Martin Odegaard and Kai Havertz as a duo of No 10s is different… and devastating

In modern football, you don’t really get classic strike partnerships any more. Few teams at the highest level play 4-4-2, or any other formation that features two out-and-out strikers.

Today, attacking is about pushing multiple players into attack, surprising the opposition with a variety of threats. Arsenal are the best example of that. Eight sides in the Premier League this season have a single player on 15 or more goals. Arsenal are not among them, but Mikel Arteta’s team have still scored more goals than any other side.

What Arsenal showed during their 5-0 thrashing of Chelsea last night could be considered something of a modern equivalent of a strike partnership. The difference, of course, was that whereas teams once fielded two No 9s together, or a No 9 combined with a No 10, Arsenal are essentially playing two No 10s in tandem. Kai Havertz scored twice against his former side, although the German continues to look a little uncomfortable in front of goal while offering intelligent link play.

Martin Odegaard, in his usual inside-right position, was given licence to play a little higher than usual, given the use of both Thomas Partey and Declan Rice alongside him in midfield for the first time in the Premier League this season. The result was that Arsenal produced arguably their best performance of 2023-24.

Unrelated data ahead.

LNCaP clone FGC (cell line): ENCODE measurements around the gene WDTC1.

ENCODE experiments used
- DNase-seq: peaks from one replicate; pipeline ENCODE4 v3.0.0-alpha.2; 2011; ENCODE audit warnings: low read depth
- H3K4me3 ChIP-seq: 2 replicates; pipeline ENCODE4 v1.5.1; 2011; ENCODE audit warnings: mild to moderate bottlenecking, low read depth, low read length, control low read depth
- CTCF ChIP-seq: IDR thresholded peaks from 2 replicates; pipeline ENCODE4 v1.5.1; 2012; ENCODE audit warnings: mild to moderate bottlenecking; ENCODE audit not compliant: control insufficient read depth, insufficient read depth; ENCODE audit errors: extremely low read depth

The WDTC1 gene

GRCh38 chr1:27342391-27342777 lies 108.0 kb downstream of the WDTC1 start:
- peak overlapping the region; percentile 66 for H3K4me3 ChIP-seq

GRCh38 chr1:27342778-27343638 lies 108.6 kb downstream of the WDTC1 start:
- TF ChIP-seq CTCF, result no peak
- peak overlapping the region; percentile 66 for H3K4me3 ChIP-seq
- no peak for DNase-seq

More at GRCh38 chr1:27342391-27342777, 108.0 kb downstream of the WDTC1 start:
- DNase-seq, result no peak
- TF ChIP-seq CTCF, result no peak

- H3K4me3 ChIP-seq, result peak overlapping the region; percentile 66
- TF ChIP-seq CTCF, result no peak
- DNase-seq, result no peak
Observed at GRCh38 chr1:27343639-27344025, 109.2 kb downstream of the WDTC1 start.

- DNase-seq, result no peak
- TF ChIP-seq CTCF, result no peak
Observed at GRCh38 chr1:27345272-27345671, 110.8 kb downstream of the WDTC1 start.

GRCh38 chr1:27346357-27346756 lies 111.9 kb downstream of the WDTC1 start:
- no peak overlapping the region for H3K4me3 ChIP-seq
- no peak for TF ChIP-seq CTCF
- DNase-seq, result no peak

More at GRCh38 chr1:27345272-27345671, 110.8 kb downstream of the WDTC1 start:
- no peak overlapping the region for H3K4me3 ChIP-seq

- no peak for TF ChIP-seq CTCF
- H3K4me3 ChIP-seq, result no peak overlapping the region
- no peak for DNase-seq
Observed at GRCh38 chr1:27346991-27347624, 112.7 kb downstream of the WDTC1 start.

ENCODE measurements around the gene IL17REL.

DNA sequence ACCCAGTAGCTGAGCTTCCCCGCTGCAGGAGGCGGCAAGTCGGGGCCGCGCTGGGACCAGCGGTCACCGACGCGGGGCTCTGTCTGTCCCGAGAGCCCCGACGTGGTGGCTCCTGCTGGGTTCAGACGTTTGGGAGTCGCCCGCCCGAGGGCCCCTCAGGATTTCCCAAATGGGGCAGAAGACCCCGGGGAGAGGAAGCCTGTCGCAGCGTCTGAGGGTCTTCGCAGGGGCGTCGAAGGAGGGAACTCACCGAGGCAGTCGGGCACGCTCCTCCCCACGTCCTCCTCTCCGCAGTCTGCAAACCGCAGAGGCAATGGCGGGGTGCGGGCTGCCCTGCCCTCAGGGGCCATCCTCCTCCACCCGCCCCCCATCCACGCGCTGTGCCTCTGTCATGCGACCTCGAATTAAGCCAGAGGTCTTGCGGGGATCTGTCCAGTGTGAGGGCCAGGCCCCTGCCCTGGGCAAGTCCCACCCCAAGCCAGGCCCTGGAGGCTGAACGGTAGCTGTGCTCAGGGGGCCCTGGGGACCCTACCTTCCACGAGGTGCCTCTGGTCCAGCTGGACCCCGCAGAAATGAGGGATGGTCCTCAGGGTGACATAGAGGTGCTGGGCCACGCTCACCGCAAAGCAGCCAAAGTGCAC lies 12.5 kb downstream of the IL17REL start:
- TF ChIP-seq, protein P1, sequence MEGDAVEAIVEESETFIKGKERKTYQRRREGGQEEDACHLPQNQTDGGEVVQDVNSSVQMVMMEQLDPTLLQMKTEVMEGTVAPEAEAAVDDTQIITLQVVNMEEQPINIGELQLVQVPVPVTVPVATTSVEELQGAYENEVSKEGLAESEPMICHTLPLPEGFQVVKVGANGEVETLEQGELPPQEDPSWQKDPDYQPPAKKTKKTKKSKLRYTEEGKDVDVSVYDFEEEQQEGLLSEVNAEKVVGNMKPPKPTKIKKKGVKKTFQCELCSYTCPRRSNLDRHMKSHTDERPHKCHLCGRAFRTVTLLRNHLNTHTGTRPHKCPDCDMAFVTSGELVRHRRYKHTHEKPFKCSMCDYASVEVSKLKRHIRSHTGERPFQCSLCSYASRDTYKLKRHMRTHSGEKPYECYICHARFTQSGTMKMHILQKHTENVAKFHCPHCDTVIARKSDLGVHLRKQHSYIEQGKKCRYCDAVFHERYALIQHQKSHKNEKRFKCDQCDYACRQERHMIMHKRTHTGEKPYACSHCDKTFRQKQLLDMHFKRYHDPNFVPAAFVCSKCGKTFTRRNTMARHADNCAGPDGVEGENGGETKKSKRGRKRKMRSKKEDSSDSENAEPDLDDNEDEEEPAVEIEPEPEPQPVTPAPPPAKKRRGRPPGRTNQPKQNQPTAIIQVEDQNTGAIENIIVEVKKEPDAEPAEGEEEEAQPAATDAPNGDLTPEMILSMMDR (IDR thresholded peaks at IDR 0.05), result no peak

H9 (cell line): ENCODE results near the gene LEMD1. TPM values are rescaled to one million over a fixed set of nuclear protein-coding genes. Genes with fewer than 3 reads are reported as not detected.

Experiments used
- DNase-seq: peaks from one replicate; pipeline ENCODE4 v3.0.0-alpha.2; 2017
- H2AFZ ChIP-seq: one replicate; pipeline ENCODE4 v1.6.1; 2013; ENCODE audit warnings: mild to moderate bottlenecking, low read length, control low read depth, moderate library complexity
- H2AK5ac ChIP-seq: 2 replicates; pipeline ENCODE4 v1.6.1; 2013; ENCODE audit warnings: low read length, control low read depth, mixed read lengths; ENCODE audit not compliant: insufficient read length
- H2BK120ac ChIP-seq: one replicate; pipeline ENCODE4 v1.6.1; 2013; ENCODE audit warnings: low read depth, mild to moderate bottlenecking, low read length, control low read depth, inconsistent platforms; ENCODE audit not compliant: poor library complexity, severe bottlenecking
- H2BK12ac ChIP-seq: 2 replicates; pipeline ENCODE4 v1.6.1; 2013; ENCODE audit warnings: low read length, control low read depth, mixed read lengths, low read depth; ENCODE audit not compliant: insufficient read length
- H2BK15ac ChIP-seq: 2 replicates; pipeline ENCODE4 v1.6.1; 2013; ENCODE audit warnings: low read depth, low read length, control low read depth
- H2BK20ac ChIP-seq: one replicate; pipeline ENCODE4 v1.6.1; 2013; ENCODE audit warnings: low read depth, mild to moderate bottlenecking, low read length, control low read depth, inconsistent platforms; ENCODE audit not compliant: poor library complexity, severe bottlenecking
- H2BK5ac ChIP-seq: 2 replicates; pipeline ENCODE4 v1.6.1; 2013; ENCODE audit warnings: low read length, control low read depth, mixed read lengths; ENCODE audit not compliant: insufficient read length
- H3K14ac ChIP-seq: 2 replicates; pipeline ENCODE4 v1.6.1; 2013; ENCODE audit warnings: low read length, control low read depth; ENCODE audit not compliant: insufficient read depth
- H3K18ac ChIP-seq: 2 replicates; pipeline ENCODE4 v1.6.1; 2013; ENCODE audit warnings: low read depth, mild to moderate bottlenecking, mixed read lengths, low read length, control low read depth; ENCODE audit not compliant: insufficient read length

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This was not the first time Havertz has led the line this season. It’s become his default position. But one benefit of playing two natural No 10s as the two most advanced players is that they’re comfortable dropping back into midfield and keeping the side compact.



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Even more so than usual, Arsenal looked difficult to play through last night, with Havertz and Odegaard getting back goal side of Chelsea’s midfield duo, Enzo Fernandez and Moises Caicedo. From that deep shape, they timed their press well.

Here, Odegaard waits for a backward pass from full-back (Marc Cucurella) to centre-back (Benoit Badiashile), then springs into life and Arsenal win the ball high up.

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But that’s the boring stuff. The really exciting things were what Arsenal did in possession, and their opening goal was one of the best examples you’ll find of a side creating and manipulating space.

Chelsea were initially in a reasonable shape: below, their midfield three are highlighted in blue, along with Partey, Rice and Odegaard (in yellow). Takehiro Tomiyasu has drifted inside from left-back, bringing Noni Madueke with him.

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But what changes everything is Havertz dropping from a centre-forward position to a midfield position. Neither of Chelsea’s centre-backs follow him, so Fernandez gets dragged across to close him down. That opens up space for Rice, asking for a pass in oceans of space. Via a combination with Partey, the ball is played to Rice on the run.

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Rice plays this situation brilliantly. He could have fed Leandro Trossard immediately on the outside. Instead, he drives at the youngster Alfie Gilchrist, committing him and forcing him to turn inside. Only then does Rice play in Trossard, through on goal and with space to finish calmly. It was a brilliant passing move.